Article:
A favorite passage: “Books are not made to be believed, but to be subjected to inquiry. When we consider a book, we mustn’t ask ourselves what it says but what it means”
We arrived in the UK on January 1, after an overnight flight from Baltimore. There was no midnight announcement, no complimentary champagne; nothing. Clearly I had my hopes too high. So we’re feeling a bit cheated out of our New Year’s Eve experience and will be doing a recreated countdown and toast when we have houseguests over for this Epiphany weekend.
It was a low-key, relaxing couple of weeks back in the States, the majority of it spent seeing family and friends. We also made it into D.C. to see the new Obama portraits. Mostly I enjoyed doing not a lick of work. And I acquired books, of course: a secondhand and remainder stack that, after my trade-in of some cast-off books, cost just $4; and a few ARCs I’m excited about.
I’m feeling restless in my career, like if someone gave me permission to quit all my gigs I would do it tomorrow. But, of course, only a fool would do so with no plan to replace them with other remunerative work. The year is likely to involve a lot of rethinking for me as I evaluate which of my proofreading and writing jobs feel worthwhile, and what’s taking me in the direction I want to go (not that I currently know what that is).
Life is awfully hard to plan out. Reading is much easier! So here are my fairly modest reading goals for the year, some of them overlapping:
- I plan to reinstate the Classic and Doorstopper of the month features I ran in 2017, since otherwise I hardly ever read them. I’m starting with Annabel’s readalong of The Name of the Rose by Umberto Eco, which is just over 500 pages but also conveniently falls into one of the below categories.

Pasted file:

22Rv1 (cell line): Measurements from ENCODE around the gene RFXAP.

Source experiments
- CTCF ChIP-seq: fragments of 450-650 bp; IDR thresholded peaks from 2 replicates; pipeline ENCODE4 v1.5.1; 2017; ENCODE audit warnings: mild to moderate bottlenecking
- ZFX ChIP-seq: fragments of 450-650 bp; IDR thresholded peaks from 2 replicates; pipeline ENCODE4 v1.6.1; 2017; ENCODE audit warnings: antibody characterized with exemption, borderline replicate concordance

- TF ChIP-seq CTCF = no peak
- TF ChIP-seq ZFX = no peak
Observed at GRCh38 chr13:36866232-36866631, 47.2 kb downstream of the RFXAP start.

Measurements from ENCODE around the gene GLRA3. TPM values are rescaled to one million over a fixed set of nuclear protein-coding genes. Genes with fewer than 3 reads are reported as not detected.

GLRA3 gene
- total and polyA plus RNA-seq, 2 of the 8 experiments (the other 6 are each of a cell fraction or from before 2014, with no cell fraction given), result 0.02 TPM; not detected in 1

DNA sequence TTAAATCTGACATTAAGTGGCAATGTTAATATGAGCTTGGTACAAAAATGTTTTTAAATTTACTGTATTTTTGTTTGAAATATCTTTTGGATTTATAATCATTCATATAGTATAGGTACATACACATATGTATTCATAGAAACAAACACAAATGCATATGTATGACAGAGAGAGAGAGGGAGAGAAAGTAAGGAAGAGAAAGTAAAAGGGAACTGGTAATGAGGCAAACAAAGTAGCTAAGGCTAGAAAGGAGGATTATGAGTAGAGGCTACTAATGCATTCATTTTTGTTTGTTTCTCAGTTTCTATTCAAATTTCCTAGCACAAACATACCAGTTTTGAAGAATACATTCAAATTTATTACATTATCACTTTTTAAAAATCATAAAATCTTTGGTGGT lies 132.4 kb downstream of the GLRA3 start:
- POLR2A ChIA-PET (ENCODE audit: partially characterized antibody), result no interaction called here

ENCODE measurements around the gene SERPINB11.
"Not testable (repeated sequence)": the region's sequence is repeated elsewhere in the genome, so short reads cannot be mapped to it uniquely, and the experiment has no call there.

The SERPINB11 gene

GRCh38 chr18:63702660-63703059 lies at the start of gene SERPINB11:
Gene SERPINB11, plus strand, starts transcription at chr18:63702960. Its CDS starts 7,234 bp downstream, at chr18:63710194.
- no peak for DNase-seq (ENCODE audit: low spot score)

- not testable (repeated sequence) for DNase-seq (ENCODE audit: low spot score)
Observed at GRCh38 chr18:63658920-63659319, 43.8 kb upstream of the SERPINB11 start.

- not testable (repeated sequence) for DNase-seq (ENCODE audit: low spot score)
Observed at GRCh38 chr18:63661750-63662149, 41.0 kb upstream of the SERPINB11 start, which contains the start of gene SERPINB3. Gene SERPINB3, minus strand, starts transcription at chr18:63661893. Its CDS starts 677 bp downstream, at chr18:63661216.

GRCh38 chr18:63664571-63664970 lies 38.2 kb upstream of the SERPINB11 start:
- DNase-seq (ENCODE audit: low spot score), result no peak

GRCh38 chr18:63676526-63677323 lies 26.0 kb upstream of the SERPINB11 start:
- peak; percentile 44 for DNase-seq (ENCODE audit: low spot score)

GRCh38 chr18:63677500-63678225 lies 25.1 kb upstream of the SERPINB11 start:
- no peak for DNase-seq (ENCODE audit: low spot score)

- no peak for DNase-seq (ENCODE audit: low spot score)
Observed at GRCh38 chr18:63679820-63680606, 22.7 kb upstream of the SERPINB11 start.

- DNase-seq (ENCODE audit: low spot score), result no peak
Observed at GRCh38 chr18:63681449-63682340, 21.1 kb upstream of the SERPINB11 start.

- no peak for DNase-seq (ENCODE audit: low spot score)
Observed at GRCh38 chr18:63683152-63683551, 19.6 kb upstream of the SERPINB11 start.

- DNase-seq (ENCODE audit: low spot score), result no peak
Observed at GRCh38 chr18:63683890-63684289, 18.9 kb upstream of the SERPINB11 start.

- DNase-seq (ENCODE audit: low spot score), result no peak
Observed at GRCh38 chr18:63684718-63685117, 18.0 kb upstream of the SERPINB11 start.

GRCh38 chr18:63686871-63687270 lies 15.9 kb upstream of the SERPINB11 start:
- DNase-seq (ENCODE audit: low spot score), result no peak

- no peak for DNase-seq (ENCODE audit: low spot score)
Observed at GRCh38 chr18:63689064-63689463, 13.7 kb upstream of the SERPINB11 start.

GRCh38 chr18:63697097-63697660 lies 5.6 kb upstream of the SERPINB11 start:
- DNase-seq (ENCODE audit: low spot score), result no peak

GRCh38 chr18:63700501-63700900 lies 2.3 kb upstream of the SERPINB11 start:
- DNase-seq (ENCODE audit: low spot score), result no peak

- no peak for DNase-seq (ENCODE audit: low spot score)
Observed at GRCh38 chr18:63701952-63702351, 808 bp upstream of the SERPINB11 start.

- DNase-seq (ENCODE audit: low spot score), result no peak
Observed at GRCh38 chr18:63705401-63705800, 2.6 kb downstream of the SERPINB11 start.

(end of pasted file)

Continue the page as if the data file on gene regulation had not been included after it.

- I’ll make a second attempt at getting through some of the travel books and biographies I own, though I won’t hold myself to any particular target. At least five of each would be nice.
- I’m determined to up my literature in translation ratio. These are all the books I own that were originally published in other languages – pitiful! – but I will get hold of more through the library and publishers.
- Re-reading is something I undertake very reluctantly. I have friends who swear by it, but to me it can feel like a waste of time. Last year I re-read just four books: Little Women, Give Me Everything You Have, Crossing the Moon, and Diary of a Bookseller. In each case, on the second reading I rated the book a star lower. That suggests that, far from appreciating books more on a second reading, I have less patience with them and find more flaws! All the same, I’ve chosen four books to re-read in 2019. The Collins is a longtime favorite about moving to Hay-on-Wye; the Thomas is one of the books that first got me into reading memoirs. I’ve been let down by Lamott’s latest three books so wanted to go back to one of her spiritual classics; I’ve gotten into L’Engle’s writing for adults and want to revisit her most famous children’s book (which I don’t think I comprehended at age nine or whatever I was).
- I have a bad habit of racing through self-help and theology books rather than taking my time mulling over them and fully exploring how I might apply them in my life. This was especially true of The Artist’s Way, one of my bibliotherapy prescriptions. I started out with the aim of completing the daily “morning pages” of free writing (though for me they were ‘evening pages’; I’m not a morning person) and each chapter’s self-knowledge exercises. But soon I’d given up on the writing and contemplation and begun just reading the book straight through, which is not the point of it at all. So this year I mean to go back through the Cameron and Rubin books more mindfully, and use the McLaren devotional as it is intended, reading the recommended Bible passages alongside the weekly reflections.